Mean diurnal IOP was considered a relevant measure of clinical efficacy for comparing the two different treatment groups after 6 weeks of therapy. The rationale for choosing this variable was that the study would then include IOP measurements at 13, 17, 21 (Sweden) hours and at 14, 17, 21 (France) hours after the last dose of latanoprost, and at 1, 5, 9 (Sweden) hours and 2, 5, 9 (France) hours after the last dose of the fixed combination timolol-pilocarpine. There is no noticeable peak or trough effect after each dose of latanoprost or timolol since they have a long duration of action, but pilocarpine has a shorter duration of action. However, at each time point in the study comparable or more efficient IOP reduction was achieved with latanoprost than with timolol-pilocarpine.
The results of the study show that latanoprost 0.005% applied topically once daily is at least as effective in reducing the IOP as timolol-pilocarpine applied twice daily. Switching from timolol to latanoprost reduced mean diurnal IOP by 22%, and switching from timolol to timolol-pilocarpine reduced mean diurnal IOP by 20%. This pressure reduction is nearly of the same magnitude as that seen when latanoprost was given to previously untreated patients with a similar IOP at baseline.2-4 6 The lack of adequate IOP control according to the inclusion criteria might indicate selection of non-responders to timolol, but most of the patients had responded well to timolol previously and the lack of IOP control was assumed to be due to progression of the disease. Some of the patients had been on timolol for several years and as timolol is known to lose some of its initial effect,15 it might be possible that the effect of timolol in these patients was less pronounced than it had been initially. An effect on IOP of systemic treatment with β adrenergic antagonists could explain the marked effect of switching from timolol to latanoprost since part of the effect on aqueous flow could then be retained by the oral dose. However, this was not the case, only two patients treated with latanoprost were on systemic β adrenergic antagonists.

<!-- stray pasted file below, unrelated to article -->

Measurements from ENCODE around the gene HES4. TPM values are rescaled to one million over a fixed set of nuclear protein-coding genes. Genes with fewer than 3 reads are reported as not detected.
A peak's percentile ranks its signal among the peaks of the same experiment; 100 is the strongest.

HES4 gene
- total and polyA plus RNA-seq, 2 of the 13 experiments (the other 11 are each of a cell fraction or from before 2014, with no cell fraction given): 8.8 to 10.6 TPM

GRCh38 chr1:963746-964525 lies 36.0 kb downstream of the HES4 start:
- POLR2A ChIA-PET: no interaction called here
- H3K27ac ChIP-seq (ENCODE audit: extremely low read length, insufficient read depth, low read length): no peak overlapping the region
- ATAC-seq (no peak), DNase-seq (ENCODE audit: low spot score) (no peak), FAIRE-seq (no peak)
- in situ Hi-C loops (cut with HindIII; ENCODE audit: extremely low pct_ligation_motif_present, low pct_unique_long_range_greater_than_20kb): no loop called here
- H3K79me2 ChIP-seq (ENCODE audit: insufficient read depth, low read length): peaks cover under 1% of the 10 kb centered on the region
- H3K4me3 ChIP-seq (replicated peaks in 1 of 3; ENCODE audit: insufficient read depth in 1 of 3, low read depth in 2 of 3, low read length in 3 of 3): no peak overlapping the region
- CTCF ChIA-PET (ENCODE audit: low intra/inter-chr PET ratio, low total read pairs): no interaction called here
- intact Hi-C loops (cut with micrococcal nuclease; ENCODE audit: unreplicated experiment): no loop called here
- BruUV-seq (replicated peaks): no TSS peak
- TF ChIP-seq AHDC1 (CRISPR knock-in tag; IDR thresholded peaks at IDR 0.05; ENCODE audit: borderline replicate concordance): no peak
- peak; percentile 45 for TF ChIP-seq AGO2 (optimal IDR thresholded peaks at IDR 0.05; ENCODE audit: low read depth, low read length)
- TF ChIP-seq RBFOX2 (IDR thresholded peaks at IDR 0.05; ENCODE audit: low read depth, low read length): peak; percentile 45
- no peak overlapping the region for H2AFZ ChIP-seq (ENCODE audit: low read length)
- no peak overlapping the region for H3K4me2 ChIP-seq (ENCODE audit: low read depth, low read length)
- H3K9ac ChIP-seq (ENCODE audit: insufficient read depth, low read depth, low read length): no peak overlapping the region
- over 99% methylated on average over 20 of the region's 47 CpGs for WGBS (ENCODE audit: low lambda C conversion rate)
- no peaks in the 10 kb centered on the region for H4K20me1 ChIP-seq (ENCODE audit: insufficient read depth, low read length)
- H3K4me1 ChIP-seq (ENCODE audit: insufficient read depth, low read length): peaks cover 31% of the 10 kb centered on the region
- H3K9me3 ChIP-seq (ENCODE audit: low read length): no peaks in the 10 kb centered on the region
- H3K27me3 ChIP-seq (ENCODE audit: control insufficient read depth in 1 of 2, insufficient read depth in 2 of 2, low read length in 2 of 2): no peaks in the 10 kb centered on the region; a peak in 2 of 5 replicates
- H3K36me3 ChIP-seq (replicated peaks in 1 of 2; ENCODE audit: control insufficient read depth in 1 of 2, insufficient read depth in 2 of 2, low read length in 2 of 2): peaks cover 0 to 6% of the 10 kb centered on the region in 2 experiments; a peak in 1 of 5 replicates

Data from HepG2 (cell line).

Aqueous humour flow and IOP have been found to increase slowly after discontinuing timolol in chronic users since the effect of timolol is gradually lost during the first 4 weeks after cessation of therapy.16 It might be possible that some of the timolol effect was retained throughout the study in the group switching from timolol to latanoprost treatment. There was however, no difference between the effect on the morning IOP at 2 and 6 weeks after the switch from timolol to latanoprost and therefore no obvious indication of a slow loss of effect of timolol in these patients.